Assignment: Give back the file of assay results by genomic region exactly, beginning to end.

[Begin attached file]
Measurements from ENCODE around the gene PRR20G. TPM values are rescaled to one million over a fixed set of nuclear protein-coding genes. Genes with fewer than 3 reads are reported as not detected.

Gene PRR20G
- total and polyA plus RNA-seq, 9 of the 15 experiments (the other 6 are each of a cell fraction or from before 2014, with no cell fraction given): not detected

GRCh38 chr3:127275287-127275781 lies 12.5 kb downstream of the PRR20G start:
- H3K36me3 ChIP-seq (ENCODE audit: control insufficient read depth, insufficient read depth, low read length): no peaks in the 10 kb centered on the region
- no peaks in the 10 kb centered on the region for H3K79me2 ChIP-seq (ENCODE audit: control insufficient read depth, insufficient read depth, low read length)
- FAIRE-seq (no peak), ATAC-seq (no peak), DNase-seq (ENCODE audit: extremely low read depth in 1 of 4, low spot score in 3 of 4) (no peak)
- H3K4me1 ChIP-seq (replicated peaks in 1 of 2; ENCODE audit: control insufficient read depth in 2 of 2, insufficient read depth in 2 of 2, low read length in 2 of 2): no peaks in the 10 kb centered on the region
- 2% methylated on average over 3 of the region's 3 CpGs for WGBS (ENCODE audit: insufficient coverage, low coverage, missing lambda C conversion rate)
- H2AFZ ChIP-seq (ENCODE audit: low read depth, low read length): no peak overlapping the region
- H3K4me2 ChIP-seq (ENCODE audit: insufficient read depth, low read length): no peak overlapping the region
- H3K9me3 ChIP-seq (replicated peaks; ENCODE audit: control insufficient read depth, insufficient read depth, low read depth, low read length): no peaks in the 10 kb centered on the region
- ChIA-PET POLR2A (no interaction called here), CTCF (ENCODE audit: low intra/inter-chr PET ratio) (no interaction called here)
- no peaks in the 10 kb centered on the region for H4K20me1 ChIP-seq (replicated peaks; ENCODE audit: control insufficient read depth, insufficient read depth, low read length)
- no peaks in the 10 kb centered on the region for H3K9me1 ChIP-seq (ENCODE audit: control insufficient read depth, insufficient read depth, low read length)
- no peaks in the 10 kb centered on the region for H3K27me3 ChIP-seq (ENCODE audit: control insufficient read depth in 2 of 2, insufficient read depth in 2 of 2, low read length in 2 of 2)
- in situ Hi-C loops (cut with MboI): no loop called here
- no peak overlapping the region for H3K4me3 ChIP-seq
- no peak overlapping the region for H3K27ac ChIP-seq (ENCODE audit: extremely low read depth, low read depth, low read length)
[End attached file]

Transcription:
Measurements from ENCODE around the gene PRR20G. TPM values are rescaled to one million over a fixed set of nuclear protein-coding genes. Genes with fewer than 3 reads are reported as not detected.

Gene PRR20G
- total and polyA plus RNA-seq, 9 of the 15 experiments (the other 6 are each of a cell fraction or from before 2014, with no cell fraction given): not detected

GRCh38 chr3:127275287-127275781 lies 12.5 kb downstream of the PRR20G start:
- H3K36me3 ChIP-seq (ENCODE audit: control insufficient read depth, insufficient read depth, low read length): no peaks in the 10 kb centered on the region
- no peaks in the 10 kb centered on the region for H3K79me2 ChIP-seq (ENCODE audit: control insufficient read depth, insufficient read depth, low read length)
- FAIRE-seq (no peak), ATAC-seq (no peak), DNase-seq (ENCODE audit: extremely low read depth in 1 of 4, low spot score in 3 of 4) (no peak)
- H3K4me1 ChIP-seq (replicated peaks in 1 of 2; ENCODE audit: control insufficient read depth in 2 of 2, insufficient read depth in 2 of 2, low read length in 2 of 2): no peaks in the 10 kb centered on the region
- 2% methylated on average over 3 of the region's 3 CpGs for WGBS (ENCODE audit: insufficient coverage, low coverage, missing lambda C conversion rate)
- H2AFZ ChIP-seq (ENCODE audit: low read depth, low read length): no peak overlapping the region
- H3K4me2 ChIP-seq (ENCODE audit: insufficient read depth, low read length): no peak overlapping the region
- H3K9me3 ChIP-seq (replicated peaks; ENCODE audit: control insufficient read depth, insufficient read depth, low read depth, low read length): no peaks in the 10 kb centered on the region
- ChIA-PET POLR2A (no interaction called here), CTCF (ENCODE audit: low intra/inter-chr PET ratio) (no interaction called here)
- no peaks in the 10 kb centered on the region for H4K20me1 ChIP-seq (replicated peaks; ENCODE audit: control insufficient read depth, insufficient read depth, low read length)
- no peaks in the 10 kb centered on the region for H3K9me1 ChIP-seq (ENCODE audit: control insufficient read depth, insufficient read depth, low read length)
- no peaks in the 10 kb centered on the region for H3K27me3 ChIP-seq (ENCODE audit: control insufficient read depth in 2 of 2, insufficient read depth in 2 of 2, low read length in 2 of 2)
- in situ Hi-C loops (cut with MboI): no loop called here
- no peak overlapping the region for H3K4me3 ChIP-seq
- no peak overlapping the region for H3K27ac ChIP-seq (ENCODE audit: extremely low read depth, low read depth, low read length)